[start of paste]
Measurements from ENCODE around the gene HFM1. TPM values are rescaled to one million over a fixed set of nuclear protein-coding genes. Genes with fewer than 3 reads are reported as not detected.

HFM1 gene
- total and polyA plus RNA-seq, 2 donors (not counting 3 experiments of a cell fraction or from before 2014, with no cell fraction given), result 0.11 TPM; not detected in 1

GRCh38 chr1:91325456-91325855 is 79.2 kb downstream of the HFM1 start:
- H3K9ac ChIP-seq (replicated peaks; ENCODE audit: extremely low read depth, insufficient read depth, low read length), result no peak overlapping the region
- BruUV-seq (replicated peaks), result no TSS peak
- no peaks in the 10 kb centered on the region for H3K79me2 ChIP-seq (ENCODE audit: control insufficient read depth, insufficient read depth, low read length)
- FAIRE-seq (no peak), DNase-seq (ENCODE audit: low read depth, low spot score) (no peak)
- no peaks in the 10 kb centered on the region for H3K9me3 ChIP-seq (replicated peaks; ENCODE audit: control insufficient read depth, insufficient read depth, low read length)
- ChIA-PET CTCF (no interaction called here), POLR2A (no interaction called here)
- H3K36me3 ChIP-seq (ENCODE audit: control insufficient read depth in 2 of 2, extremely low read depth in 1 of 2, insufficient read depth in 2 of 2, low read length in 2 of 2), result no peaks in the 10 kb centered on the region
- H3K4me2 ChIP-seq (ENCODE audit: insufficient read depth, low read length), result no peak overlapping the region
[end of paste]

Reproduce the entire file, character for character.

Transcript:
Measurements from ENCODE around the gene HFM1. TPM values are rescaled to one million over a fixed set of nuclear protein-coding genes. Genes with fewer than 3 reads are reported as not detected.

HFM1 gene
- total and polyA plus RNA-seq, 2 donors (not counting 3 experiments of a cell fraction or from before 2014, with no cell fraction given), result 0.11 TPM; not detected in 1

GRCh38 chr1:91325456-91325855 is 79.2 kb downstream of the HFM1 start:
- H3K9ac ChIP-seq (replicated peaks; ENCODE audit: extremely low read depth, insufficient read depth, low read length), result no peak overlapping the region
- BruUV-seq (replicated peaks), result no TSS peak
- no peaks in the 10 kb centered on the region for H3K79me2 ChIP-seq (ENCODE audit: control insufficient read depth, insufficient read depth, low read length)
- FAIRE-seq (no peak), DNase-seq (ENCODE audit: low read depth, low spot score) (no peak)
- no peaks in the 10 kb centered on the region for H3K9me3 ChIP-seq (replicated peaks; ENCODE audit: control insufficient read depth, insufficient read depth, low read length)
- ChIA-PET CTCF (no interaction called here), POLR2A (no interaction called here)
- H3K36me3 ChIP-seq (ENCODE audit: control insufficient read depth in 2 of 2, extremely low read depth in 1 of 2, insufficient read depth in 2 of 2, low read length in 2 of 2), result no peaks in the 10 kb centered on the region
- H3K4me2 ChIP-seq (ENCODE audit: insufficient read depth, low read length), result no peak overlapping the region